What potential human health or environmental risks are posed by genetic modification, and what safeguards are in place at UC Davis?
As with most new technologies, genetic modification raises concerns, including the potential for creating undesirable effects in the food supplies of humans and wildlife and for creating herbicide resistance in weeds and pesticide resistance in insects. A number of campus research projects are aimed at identifying just such possible health or environmental risks.
Genetic modification research projects at UC Davis must comply with food and environmental safety regulations of the U.S. Food and Drug Administration and the U.S. Department of Agriculture. Additionally, research projects must be approved by the campus's biosafety committee.
How large is the research program at UC Davis ...
... in genetically modified crops?
UC Davis researchers are studying the application of genetic modification techniques in rice, corn, wheat, sugar beets, cotton, apples, walnuts and tomatoes. Researchers in six departments in the College of Agricultural and Environmental Sciences and the Division of Biological Sciences are involved. About 2,000 of UC Davis' 5,300 acres are devoted to agricultural research plots. A small proportion of those are planted in genetically modified crops.
Some of these research projects are aimed at improving flavor, shipping quality and disease resistance in tomatoes, shelf-life in apples, and insect resistance in walnuts.
... in genetically modified animals?
UC Davis researchers are studying the applications in mice, which account for 90 percent of the total number of animals involved, and in cows, pigs, sheep, goats and rats. Researchers in the College of Agricultural and Environmental Sciences, the Division of Biological Sciences and the School of Veterinary Medicine are involved in these programs.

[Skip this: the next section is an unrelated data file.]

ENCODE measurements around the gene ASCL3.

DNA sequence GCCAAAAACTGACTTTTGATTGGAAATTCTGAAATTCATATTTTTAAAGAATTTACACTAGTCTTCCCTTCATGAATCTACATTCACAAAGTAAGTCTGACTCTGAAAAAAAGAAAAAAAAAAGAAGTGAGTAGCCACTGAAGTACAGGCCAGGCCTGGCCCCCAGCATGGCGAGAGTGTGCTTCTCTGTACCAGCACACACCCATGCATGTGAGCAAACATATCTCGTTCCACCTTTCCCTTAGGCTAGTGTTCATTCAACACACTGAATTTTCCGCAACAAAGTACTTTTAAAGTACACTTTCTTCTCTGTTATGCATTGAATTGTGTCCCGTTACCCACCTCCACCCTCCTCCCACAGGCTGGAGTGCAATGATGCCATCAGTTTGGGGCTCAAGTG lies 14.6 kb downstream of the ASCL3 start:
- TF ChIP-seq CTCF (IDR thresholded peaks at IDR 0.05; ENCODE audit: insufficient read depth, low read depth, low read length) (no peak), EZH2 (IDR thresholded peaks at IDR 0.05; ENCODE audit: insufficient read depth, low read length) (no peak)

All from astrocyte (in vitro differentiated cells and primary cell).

The amount of animal research under way on campus will increase soon with the advent of a new collaboration with The Jackson Laboratory, the world leader in producing genetically customized laboratory mice. The new program, called JAX Research Systems at UC Davis, will provide the mice essential to the work of researchers at UC Davis and throughout the western United States. This work is of direct benefit to both human and animal health.
Some of these projects include genetically modifying viruses to produce vaccines for dogs, cats and livestock and to develop therapies to treat brain tumors in dogs. Other researchers are genetically modifying goats to improve the nutritional and processing qualities of milk. Some researchers are genetically modifying mice to serve as models for medical studies.
How long have UC Davis researchers been involved in genetic modification?
Like most agricultural research institutions, UC Davis scientists have been doing genetic modification research in plants and animals since the early 1980s.
- Pat Bailey, UC Davis News Service, (530) 752-9843, firstname.lastname@example.org